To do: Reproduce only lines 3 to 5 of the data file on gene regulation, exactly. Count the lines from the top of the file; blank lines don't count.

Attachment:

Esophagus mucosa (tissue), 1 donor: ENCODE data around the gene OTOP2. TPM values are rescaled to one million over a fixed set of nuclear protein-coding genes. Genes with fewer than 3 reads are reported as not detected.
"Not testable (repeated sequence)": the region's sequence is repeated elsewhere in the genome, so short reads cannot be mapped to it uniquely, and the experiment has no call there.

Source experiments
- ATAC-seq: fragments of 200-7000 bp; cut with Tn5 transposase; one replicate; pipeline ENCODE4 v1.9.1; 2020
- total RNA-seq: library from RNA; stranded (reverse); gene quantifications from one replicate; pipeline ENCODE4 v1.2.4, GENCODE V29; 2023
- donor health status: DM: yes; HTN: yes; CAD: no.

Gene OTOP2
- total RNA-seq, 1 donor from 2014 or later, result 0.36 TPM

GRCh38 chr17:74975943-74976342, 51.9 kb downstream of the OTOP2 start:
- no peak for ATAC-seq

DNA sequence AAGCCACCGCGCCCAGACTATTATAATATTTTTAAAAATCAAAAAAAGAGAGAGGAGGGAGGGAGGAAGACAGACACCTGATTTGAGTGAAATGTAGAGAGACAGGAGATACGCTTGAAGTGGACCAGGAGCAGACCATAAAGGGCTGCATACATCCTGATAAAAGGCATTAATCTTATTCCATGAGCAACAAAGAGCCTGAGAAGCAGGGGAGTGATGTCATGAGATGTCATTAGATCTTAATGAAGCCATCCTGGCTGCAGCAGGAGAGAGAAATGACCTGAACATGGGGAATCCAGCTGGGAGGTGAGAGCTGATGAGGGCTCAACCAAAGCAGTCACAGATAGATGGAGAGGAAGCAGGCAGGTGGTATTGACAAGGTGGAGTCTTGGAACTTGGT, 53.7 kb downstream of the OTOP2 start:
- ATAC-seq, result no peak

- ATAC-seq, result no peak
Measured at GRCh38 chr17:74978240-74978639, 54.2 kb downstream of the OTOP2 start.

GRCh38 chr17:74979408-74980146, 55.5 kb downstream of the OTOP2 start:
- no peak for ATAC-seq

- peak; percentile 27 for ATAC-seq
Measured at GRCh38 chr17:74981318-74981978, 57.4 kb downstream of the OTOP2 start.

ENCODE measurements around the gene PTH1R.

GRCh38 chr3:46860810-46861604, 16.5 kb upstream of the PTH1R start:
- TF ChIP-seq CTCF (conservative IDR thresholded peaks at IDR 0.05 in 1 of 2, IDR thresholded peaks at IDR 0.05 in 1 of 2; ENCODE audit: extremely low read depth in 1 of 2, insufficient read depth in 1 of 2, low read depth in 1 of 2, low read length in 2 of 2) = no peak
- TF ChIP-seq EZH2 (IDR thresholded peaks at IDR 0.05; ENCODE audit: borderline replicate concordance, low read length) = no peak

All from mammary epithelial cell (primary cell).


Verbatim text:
Source experiments
- ATAC-seq: fragments of 200-7000 bp; cut with Tn5 transposase; one replicate; pipeline ENCODE4 v1.9.1; 2020
- total RNA-seq: library from RNA; stranded (reverse); gene quantifications from one replicate; pipeline ENCODE4 v1.2.4, GENCODE V29; 2023